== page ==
“The reality is that companies today exist in a state of continuous compromise. Facing thousands of attacks daily, or even tens of thousands, it’s a matter of when – not if – a breach will occur,” said Gary Weiss, senior vice-president and general manager of the Security, Discovery and Analytics Business Unit at information management software firm OpenText.
“Research we conducted this year showed that in just the first half of 2017, 65% of organisations fell victim to malware-related breaches and 55% experienced phishing-initiated breaches. But rather than fear the breach, organisations need to prepare with a defined, well-practiced response strategy that involves security teams, legal, executive leadership, and communications/PR support,” he said.
Loss of consumer trust
According to Weiss, any attempt to cover up or hide a breach serves only to compound the loss of consumer trust and potential legal consequences.
“Uber’s leadership has made it clear that they are changing the way they do business and addressing this issue head-on,” he said.
Ryan Wilk, vice-president of customer success at Mastercard’s NuData Security, said it is “refreshing” to see a company taking such quick and decisive action to earn back consumer trust.
“Uber CEO Dara Khosrowshahi’s statement that there is no excuse for what happened and Uber will be putting integrity and trust at the core of every business decision is a welcome message,” he said.
Dan Panesar, vice-president for Certes Networks in Europe, said transparency is crucial when it comes to the loss of personal data.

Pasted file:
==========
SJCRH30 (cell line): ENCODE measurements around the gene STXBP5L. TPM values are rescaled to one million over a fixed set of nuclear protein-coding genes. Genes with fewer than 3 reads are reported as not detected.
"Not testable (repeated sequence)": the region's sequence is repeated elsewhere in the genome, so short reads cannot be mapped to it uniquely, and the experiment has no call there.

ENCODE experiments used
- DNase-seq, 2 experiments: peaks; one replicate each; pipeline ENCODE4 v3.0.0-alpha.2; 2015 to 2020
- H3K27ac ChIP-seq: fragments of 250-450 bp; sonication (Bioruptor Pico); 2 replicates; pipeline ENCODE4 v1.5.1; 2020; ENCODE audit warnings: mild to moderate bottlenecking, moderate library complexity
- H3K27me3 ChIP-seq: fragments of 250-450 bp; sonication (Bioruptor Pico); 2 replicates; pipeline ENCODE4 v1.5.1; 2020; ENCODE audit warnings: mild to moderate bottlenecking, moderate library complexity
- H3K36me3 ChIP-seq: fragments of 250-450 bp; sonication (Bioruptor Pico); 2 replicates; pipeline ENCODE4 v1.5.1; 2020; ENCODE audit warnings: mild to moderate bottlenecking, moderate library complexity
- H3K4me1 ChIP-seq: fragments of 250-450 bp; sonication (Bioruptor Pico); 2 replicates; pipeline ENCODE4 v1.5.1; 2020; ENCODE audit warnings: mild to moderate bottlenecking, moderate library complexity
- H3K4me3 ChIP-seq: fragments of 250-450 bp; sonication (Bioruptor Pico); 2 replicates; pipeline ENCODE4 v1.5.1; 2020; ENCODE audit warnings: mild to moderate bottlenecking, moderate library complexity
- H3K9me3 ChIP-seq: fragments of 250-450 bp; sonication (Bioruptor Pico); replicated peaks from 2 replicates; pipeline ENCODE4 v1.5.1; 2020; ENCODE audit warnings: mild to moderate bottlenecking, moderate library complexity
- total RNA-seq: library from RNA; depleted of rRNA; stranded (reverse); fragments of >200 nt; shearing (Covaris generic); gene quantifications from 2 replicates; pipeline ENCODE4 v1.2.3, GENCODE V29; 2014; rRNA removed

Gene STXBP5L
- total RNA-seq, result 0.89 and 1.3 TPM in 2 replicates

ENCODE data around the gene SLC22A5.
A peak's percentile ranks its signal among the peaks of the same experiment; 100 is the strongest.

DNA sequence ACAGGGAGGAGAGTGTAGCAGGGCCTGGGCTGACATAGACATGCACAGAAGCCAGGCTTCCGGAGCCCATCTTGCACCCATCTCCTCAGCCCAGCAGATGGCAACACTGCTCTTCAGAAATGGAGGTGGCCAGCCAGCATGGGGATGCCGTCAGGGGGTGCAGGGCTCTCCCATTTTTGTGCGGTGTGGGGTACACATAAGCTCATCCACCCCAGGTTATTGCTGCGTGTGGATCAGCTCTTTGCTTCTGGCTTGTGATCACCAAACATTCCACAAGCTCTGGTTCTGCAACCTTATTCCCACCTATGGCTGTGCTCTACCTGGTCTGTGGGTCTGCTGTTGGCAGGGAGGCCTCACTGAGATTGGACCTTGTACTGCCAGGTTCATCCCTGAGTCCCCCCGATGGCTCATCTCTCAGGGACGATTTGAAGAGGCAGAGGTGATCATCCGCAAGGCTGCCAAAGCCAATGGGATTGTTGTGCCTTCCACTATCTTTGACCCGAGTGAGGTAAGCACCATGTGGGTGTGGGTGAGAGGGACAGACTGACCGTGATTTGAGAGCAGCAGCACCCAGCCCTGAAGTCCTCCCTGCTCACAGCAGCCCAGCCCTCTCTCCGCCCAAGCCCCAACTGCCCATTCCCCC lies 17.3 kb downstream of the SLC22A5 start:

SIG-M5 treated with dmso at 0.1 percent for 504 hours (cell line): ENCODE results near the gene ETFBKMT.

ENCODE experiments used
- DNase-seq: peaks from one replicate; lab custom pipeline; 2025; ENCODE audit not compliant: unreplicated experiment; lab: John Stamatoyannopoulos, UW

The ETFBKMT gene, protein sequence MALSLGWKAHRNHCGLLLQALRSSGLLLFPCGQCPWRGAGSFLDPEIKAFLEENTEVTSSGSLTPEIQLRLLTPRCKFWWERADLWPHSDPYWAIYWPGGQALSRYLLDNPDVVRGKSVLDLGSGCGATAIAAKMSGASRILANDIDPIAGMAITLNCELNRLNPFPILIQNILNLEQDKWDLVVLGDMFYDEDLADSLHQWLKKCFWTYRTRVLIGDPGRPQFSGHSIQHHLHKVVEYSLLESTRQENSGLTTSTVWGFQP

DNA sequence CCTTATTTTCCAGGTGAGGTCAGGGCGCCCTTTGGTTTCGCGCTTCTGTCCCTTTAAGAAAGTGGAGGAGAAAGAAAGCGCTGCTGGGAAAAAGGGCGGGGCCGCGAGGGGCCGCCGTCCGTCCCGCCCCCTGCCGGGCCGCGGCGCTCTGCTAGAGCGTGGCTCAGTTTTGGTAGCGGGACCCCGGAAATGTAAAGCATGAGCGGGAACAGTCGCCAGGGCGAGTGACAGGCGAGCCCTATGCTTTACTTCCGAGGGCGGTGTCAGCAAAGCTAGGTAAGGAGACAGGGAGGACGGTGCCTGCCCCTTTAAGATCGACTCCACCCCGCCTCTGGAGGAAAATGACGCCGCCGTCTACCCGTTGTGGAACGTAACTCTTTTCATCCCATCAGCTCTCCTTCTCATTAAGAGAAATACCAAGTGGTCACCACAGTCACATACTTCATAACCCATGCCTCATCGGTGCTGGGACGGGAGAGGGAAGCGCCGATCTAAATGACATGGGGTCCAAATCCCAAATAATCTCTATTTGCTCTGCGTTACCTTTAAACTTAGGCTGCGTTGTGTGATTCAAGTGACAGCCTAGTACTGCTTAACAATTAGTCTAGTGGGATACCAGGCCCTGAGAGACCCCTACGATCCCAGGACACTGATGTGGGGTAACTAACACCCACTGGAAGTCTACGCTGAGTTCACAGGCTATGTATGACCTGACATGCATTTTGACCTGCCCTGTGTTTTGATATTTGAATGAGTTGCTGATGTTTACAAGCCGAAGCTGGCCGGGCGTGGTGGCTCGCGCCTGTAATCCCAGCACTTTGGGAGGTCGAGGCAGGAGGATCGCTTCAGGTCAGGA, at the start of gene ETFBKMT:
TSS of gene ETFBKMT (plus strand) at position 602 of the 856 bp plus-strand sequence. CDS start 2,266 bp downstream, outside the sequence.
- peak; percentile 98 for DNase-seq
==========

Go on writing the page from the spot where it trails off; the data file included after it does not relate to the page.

“Not only will 2018 see this mandated by GDPR [EU’s General Data Protection Regulation], but it is vital to ensure that even in the wake of a breach customers do not lose total faith in a brand’s ability to protect their data,” he said.
The breaches of the past two years, said Panesar, could not have made it plainer that the current mind-set is not working.
“Organisations need to think beyond the ‘protect’, ‘detect’, ‘react’ approach which sees hackers spend over 100 days on average siphoning sensitive data from across compromised networks,” he said. “Instead, the model needs to include a step that limits the damage – containment.”
If Uber wants to continue its rise across Europe, it has to reverse its attitude to hacks, come clean and work tirelessly to make its protections and reporting systems watertight, said Dean Armstrong QC, cyber law barrister at Setfords Solicitors.
“It has much work ahead of it, but perhaps this lesson will finally signal to other organisations that law-makers, and the public have had enough of poor data protection provision,” he said.
According to security firm Venafi, the breach at Uber is an example of how unprotected machine identities can lead to data breaches.
“Cloud services, such as AWS, are secured with SSH [secure shell] keys that are often outside the control of security teams,” said Kevin Bocek, vice-president of security strategy and risk intelligence at Venafi.
“Unfortunately, we frequently see SSH keys that provide access to AWS left unprotected in GitHub,” he said. “Without robust SSH intelligence and strong security controls, malicious actors can abuse these keys while flying under the radar of most other security controls.”